Washington, D.C., September 25, 2017— Dozens of patients from across the country, each with their own personal health care story, gathered on Capitol Hill today to urge their senators to preserve quality health care coverage for millions of Americans and reject the pending Graham-Cassidy health care legislation. The event was organized by the nation’s leading patient and public interest groups, including the American Cancer Society Cancer Action Network (ACS CAN), American Heart Association, American Lung Association and the National Multiple Sclerosis Society, urging senators to “protect patients now.”
During the press event, patients expressed strong opposition to many of the proposed legislation’s key provisions, including eliminating premium subsidies that help low-and moderate-income people buy private coverage—effectively shutting down the individual insurance marketplace as we know it. And, in states that seek waivers, allowing insurers to charge people with pre-existing conditions more for their insurance coverage and rolling back the number of services insurers must cover under the essential health benefits.
Ashley Murosky, 24, of Wayne, Pennsylvania, was a sophomore in college when she was diagnosed with a rare genetic form of Stage II non-small cell lung cancer. After three years in remission, her cancer returned and she is now fighting Stage IV non-small cell lung cancer. Currently, she purchases her healthcare through the individual marketplace.
“In 2015, when I purchased my own health insurance, I was not penalized or charged more because of my pre-existing condition. With this Graham-Cassidy bill, I could be,” Murosky stated. “I know firsthand that our healthcare system isn’t perfect, but just taking it all away from people like me who need it would be devastating. The 32 million Americans who could lose healthcare, we are real people, we are not just a number, which is why I am here today to ask the Senate to vote no on the Graham-Cassidy bill.”
In 2003 Jodi Lemacks’ son, Josh, was born with congenital heart disease and had to have three or more open heart surgeries in just his first three years of life. The Virginia family struggled with staggering medical bills and, before the current patient protections were passed, worried Josh would eventually be unable to get insurance because of his pre-existing condition. If Graham-Cassidy becomes law, Jodi fears fear they’ll be right back in the same situation.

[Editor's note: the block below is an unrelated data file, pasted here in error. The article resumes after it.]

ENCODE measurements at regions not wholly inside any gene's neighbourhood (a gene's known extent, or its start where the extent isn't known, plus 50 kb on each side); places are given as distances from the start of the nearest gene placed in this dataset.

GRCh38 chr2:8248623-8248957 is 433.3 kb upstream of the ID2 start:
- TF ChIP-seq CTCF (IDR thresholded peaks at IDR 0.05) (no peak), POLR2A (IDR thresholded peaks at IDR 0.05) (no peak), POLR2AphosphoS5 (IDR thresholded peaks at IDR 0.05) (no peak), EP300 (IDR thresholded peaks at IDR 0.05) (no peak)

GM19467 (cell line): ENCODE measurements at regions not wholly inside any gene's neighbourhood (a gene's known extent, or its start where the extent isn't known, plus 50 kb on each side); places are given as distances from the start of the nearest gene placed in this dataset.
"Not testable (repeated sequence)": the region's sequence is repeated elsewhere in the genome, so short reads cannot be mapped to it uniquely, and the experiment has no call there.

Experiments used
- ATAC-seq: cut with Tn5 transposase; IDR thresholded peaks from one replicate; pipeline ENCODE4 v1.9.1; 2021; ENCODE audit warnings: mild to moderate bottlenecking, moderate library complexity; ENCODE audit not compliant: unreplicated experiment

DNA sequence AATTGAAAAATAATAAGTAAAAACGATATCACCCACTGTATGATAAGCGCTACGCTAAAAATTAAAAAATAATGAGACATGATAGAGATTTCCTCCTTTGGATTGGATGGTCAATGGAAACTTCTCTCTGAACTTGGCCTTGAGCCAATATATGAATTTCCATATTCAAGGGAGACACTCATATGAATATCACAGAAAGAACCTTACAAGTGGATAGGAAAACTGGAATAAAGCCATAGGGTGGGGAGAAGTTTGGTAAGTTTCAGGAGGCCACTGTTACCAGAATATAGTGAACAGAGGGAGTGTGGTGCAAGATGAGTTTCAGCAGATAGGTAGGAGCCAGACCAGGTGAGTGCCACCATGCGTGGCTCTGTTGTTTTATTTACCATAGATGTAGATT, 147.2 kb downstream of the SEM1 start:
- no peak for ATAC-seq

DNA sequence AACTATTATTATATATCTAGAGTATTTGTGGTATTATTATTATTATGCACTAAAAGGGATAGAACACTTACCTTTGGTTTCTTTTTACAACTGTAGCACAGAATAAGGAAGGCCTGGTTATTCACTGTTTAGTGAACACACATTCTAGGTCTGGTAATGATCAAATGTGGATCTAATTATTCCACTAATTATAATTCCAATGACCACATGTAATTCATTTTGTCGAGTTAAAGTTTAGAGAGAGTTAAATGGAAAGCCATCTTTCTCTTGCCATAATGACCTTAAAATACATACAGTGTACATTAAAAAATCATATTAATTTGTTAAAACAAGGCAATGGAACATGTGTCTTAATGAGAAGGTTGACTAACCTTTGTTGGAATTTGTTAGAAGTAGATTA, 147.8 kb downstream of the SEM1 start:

“I want our lawmakers to know if the safeguards provided by the Affordable Care Act disappear, they will be putting the life of my son and other children like him in serious jeopardy,” Lemacks said. “As Jimmy Kimmel pointed out, most Americans aren’t as lucky as he is when it comes to being able to afford the best medical care. I call on the Senate to reject this bill and work toward a more bipartisan proposal.”
Steve Taylor, a three-time cancer survivor from Alaska, relies on expensive monthly injections to keep his genetic form of pancreatic cancer in check. Each injection costs more than $10,000, but without it his tumors would grow and lead to his early death. Proposed insurance changes in the pending Graham-Cassidy legislation could allow insurance plans in certain states to cap or opt out of treatments like prescription drugs, leaving Taylor with few, if any, options for his care.
“With my health history any possible caps on coverage would pose a serious threat to my physical and financial health,” said Taylor. “I can’t afford $10,000 a month, but what option would I have? I just hope Senator Murkowski and her colleagues consider the real consequences of this bill and vote no.”
The patients, representing millions across the country with chronic diseases, are meeting with senators and their staff throughout the day. All of the patients stressed that having health coverage is essential and called on their senators to reject the current Graham-Cassidy health proposal and return to a bipartisan approach to improve the current law.
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Protect Patients NOW event participants include, ACS CAN, American Diabetes Association, American Heart Association, ALS Association, American Liver Foundation, American Lung Association, Arthritis Foundation, Crohn’s and Colitis Foundation, Consumers Union, Epilepsy Foundation, Family Voices, Lutheran Services In America, March of Dimes, National Health Council, National Multiple Sclerosis Society, National Organization for Rare Disorders, United Way, Volunteers of America, and WomenHeart: The National Coalition for Women with Heart Disease.
Allison Miller, American Cancer Society Cancer Action Network, 202-585-3241, Allison.Miller@cancer.org
Danielle Veira, American Diabetes Association, 703-253-4843, DVeira@diabetes.org
Retha Sherrod, American Heart Association, 202-785-7929, firstname.lastname@example.org
Allison MacMunn, American Lung Association, 312-801-7628, Media@Lung.org
Kara Kelber, Consumers Union, 202-462-6262, Kara.Kelber@consumer.org
Eileen Curran, National MS Society, 617-719-3202, Eileen.email@example.com